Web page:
July 2011 Event: Mediaeval Malta


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MediaevalMaltaOne of the many chapels around the Malta countryside

The history of the Maltese islands in mediaeval times is shrouded in mystery. Much of what has traditionally been taught in schools was often based on not much more than myths.

Guest speaker Professor Maurice Cauchi delivered a lecture on Mediaeval Malta at the June meeting of the Maltese Historical Association held at the Maltese Centre in Parkville. With his insights he was able to shed some light on this fascinating period of our history. His talk drew on accounts written by mediaeval chroniclers, such as, al-Himyari, Ibn Hawqal and Giliberto Abbate.

Prof. Cauchi began with a brief timeline, highlighting the period of Byzantine rule (roughly 395 to 870 AD), that of Arab domination (from 870 to 1090 AD), and the arrival of the Normans and various European dynasties. Arabs based in Tunisia launched their first concerted attack on the islands in 869 but they were repulsed by the Byzantines. A second attack in 870 was, however, successful. According to al-Himyari, the islands were laid waste and remained virtually uninhabited until around 1045 when a colony was established, made up of Muslims (four hundred combatants with families) and their more numerous slaves. In 1175, a Christian visitor to Malta, Burckhardt von Strasbourg, referred to the inhabitants as Saracens.

The next phase in Maltese history begins in 1191 with the arrival of the Normans under Count Roger de Hauteville. Although the Arabs were defeated, the Normans simply imposed taxes and returned to Sicily. It was not until a second expedition in 1127 that the Normans, led by Count Roger II, assumed more direct control of the islands.

Prof. Cauchi spoke about some key events, including an Arab uprising, an attempt by the Byzantines to regain the islands in 1144 and the final expulsion of the Arabs in 1224. He also pointed out that many Muslims converted to Christianity during the years prior to 1224, a development related to sustained efforts to re-christianise the islands. For example, the cathedral church in Mdina, possibly a restructured mosque, is mentioned in official documents in 1299, but it may have been established decades earlier. A late thirteenth-century document, Lo Compasso de Navegare, refers to a church of St Mary on Comino. This would suggest that, by around 1300, similar places of worship would have been established across the islands.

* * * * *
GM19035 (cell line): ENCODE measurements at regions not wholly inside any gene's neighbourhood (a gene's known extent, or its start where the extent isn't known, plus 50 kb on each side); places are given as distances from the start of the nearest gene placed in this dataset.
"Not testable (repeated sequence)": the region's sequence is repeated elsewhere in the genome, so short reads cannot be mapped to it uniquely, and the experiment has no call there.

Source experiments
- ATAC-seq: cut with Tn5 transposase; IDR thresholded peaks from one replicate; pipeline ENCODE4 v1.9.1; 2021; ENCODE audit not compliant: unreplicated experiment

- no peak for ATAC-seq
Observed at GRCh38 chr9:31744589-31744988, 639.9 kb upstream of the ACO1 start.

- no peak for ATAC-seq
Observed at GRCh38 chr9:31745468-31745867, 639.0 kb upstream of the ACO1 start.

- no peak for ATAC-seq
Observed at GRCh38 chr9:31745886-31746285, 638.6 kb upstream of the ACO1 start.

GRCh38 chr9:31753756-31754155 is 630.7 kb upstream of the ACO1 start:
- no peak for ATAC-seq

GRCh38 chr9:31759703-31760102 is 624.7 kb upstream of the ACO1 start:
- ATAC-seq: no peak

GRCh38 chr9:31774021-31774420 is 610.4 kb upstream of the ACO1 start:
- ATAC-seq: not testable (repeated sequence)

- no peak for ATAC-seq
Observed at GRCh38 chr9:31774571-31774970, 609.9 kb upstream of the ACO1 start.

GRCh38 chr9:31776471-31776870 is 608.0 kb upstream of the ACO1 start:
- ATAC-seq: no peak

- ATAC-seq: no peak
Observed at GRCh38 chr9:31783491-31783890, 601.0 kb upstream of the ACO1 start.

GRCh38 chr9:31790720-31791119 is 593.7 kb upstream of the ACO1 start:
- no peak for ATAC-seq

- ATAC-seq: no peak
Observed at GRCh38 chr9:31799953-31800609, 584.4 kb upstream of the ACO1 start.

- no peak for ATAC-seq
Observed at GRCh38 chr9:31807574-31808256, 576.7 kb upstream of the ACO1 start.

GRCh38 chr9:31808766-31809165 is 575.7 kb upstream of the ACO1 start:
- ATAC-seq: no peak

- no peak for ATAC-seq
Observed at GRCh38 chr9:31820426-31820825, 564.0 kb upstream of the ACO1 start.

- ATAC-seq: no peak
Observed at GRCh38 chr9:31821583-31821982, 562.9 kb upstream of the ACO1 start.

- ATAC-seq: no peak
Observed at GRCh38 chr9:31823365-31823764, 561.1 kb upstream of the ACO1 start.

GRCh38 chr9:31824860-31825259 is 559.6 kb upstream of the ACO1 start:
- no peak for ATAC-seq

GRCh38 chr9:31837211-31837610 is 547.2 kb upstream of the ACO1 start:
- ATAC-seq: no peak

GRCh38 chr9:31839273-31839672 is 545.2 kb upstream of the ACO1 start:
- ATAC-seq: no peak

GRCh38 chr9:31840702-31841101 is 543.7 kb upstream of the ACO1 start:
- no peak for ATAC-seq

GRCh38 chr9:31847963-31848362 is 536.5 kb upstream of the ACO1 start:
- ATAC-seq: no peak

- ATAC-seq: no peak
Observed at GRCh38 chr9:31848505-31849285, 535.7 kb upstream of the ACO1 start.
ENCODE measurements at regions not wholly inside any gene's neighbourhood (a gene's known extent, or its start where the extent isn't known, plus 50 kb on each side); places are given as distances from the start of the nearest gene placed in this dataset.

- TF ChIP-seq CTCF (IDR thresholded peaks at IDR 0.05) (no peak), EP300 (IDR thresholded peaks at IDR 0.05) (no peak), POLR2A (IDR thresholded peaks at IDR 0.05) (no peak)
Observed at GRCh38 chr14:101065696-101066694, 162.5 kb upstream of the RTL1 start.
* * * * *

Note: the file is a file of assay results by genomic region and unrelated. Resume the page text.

Evidence also points to a dramatic increase in rural settlements in Malta, a tendency already noticeable in the Arab period. Documents of the time refer to wheat and cotton production, the latter a particularly critical introduction, providing the islands with a cash crop. Late in the thirteenth century, Giliberto Abbate estimated that the population exceeded ten thousand, almost all of whom were dependent on agriculture. According to this source, the vast majority in Malta were Muslims; in Gozo, on the other hand, more than half the people were Christian.

After the Normans, control of the Maltese islands passed from one dynastic house to another, often as the result of major battles fought in the Maltese islands, which surprisingly have often been overlooked in our history books. For instance, the Aragonese and Angevin fleets fought a pitched battle in the Grand Harbour in 1283; according to Desclot, Angevin casualties amounted to three thousand five hundred dead and five hundred wounded (an exaggeration, perhaps?).

Prof. Cauchi also spoke about a much maligned figure in our history, Don Gonsalvo Monroy. In 1421, in a contract referred to as an impignoratio (pawning), Monroy paid thirty thousand florins to the King of Aragon in return for lordship over the Maltese islands. This was done through an intermediary, the Sicilian viceroy, Antonio de Cardona. The Maltese swore their loyalty towards Cardona, against the pledge that their 'rights and privileges' would be honoured by their new lord. Four weeks later, Cardona officially transferred all his rights to Monroy. Revolt against Monroy broke out in Gozo in 1425, the rebellion spreading to Malta by 1426. In 1427, forces were put together to subdue the revolt. Two Maltese clergymen then travelled to Sicily with guarantees for payment of the thirty thousand florins. Only twenty thousand florins were paid by the agreed deadline, October 1428. However, Monroy passed away early in 1429; in his will, he stipulated that, of these twenty thousand florins, ten thousand were to be paid to the Aragonese king while the remaining ten thousand florins were to be redistributed among the Maltese population!

The Knights of St John made their entrance into Maltese history in 1530. Jean Quintin d'Autun in his Insulae Descriptio (1536) provides this not very flattering picture of the Maltese at the time:

"The people have a Sicilian character, with a mixture of African ... they are not strong enough nor adapted to warfare ...The women are not at all ugly, but live very much as if they were uncivilized; they do not mix with other people; they go out covered in a veil, as if to see a woman is here the same as to violate her." o

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